Everyone knows the Robin; his reddish-brown breast, gray back, white throat, and dark wings and tail are easily remembered. If you colour the drawing, you will always remember it afterward. The Robin comes about our houses and lawns; it lets ... Read more of Robin The Bird That Loves To Make Clay Pots at Children Stories.caInformational Site Network Informational

Rescue Shelters

Domestic Animals

Dog Breeds   -   Dogs   -   Cats  -   Fish  -   Guinea Pigs

Farms Animals

Mules   -   Cattle

Wild Animals

Ducks   -  Birds   -  Bee Keeping   -  Bee Hunting   -  Fur Animals

Most Viewed

Least Viewed

Hunting Bees From Buckwheat

During buckwheat bloom, which occurs in the month of August and
early part of September, many bees are found. Some hunters line
them to the tree by sunning. This method requires a very clear day
and unless the hunter thoroughly understands this art, knows an
unloaded bee from a loaded one, he is not apt to be very
successful. Besides this fact I have known many hunters to so
injure their eyesight as to become, in old age, partially blind and
perhaps altogether so. I, myself, have found many bees in this way
and feel certain that my eyesight has been injured, but am very
thankful that I discarded this method many years ago.

Bees do their work on buckwheat from the time the dew is leaving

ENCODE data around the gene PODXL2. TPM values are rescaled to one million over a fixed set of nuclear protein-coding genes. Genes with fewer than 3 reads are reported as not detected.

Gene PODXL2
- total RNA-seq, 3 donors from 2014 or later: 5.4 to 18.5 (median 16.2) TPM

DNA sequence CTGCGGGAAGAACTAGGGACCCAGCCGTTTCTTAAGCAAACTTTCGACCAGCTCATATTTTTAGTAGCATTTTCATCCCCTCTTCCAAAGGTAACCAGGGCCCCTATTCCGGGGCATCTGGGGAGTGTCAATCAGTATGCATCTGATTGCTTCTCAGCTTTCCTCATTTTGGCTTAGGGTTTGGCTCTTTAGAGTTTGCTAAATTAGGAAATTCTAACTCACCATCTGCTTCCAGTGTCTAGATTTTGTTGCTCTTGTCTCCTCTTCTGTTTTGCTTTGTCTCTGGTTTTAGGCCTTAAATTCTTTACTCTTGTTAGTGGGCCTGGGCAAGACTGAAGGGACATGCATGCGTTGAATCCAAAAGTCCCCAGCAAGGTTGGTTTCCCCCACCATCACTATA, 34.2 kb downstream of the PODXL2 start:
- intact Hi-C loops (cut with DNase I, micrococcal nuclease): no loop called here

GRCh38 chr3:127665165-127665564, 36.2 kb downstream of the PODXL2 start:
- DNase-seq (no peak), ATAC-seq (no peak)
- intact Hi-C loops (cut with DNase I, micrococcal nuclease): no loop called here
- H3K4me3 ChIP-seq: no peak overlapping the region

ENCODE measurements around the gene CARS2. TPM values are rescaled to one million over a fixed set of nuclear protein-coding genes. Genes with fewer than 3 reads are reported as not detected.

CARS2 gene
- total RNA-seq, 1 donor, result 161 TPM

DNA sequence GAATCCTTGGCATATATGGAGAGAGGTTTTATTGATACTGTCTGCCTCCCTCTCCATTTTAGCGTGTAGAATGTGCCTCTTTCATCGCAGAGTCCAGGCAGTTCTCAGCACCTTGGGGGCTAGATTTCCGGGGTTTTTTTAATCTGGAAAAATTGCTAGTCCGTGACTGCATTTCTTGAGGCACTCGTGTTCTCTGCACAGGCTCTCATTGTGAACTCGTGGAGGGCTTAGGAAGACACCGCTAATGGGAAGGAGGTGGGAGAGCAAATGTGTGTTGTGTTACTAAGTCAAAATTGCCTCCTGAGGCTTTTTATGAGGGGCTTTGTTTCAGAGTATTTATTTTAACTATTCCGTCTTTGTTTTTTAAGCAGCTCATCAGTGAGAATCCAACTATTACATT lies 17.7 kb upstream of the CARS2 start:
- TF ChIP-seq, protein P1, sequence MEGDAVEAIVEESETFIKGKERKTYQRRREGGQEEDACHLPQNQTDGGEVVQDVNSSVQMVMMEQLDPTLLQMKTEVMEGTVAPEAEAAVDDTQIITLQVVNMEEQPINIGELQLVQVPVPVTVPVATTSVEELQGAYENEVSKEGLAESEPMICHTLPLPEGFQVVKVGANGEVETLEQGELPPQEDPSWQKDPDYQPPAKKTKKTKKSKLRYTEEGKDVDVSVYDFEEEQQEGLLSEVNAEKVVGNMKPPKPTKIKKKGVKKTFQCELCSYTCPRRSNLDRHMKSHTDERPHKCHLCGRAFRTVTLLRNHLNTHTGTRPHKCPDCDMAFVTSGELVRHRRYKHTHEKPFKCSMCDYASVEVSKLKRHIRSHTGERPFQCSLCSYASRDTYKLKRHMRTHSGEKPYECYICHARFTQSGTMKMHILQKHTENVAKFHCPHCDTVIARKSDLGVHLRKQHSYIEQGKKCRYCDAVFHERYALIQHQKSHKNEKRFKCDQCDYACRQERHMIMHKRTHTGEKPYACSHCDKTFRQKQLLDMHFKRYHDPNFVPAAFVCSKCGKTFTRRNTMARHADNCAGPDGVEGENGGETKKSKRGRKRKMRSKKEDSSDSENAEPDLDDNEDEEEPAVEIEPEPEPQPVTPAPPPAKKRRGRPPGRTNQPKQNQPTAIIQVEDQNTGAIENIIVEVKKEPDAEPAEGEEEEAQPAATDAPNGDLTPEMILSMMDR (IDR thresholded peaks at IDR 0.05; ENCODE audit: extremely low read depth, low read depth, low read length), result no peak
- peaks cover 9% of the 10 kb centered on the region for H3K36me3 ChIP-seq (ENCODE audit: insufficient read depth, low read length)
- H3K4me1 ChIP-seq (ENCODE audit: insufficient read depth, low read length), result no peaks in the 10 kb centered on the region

until near noon; and on a hot, clear day but few bees, if any, will
be found working on it after 12 M. One of the greatest elements of
success in hunting bees by the baiting method is to use a scent
that is the same as the flower the bee is working on. Therefore,
gather some of the flowers of the buckwheat and have them
distilled, or, if this is out of the question, put some of the
flowers in a quart jar, say half full, well packed down, then just
cover with diluted alcohol and let it stand a few days and you have
an ideal scent to use at this particular time. After getting a
course from a field of buckwheat, about ten or half-past ten go on
the course, and when you come to a place clear of underbrush and no
large trees to bother the flight of bees, sprinkle some of the
scent mentioned above on some leaves and near the scent place a
bunch of bushes sprinkled with bait made by filling a pint bottle
one-fourth full of honey, one-fourth of granulated sugar and
one-half water. Many bees, at this time of day, are going to and
fro from the field. Some of them find nectar harder to get than it
was an hour before and some fly on the homeward journey lightly
loaded. They are beginning to lose faith in the buckwheat field and
these are the very ones that detect the scent first. Others are
becoming dissatisfied as these first ones did--one rubs against
another, and in bee language tells that he has found something
mighty good down in the bushes, and by the time the bait is licked
up we should have a direct course from this location and be ready
to repeat the operation farther on the course. The next time the
bait is put down we should have plenty of bees in not more than ten
minutes, and if they are tardy about coming, providing we had a
fair amount at the first location, we have either passed the tree,
are nearly under it, or have gone far off the course.

Next: Fall Hunting

Previous: Hunting Bees From Sumac

Add to Informational Site Network

Viewed 2229

Untitled Document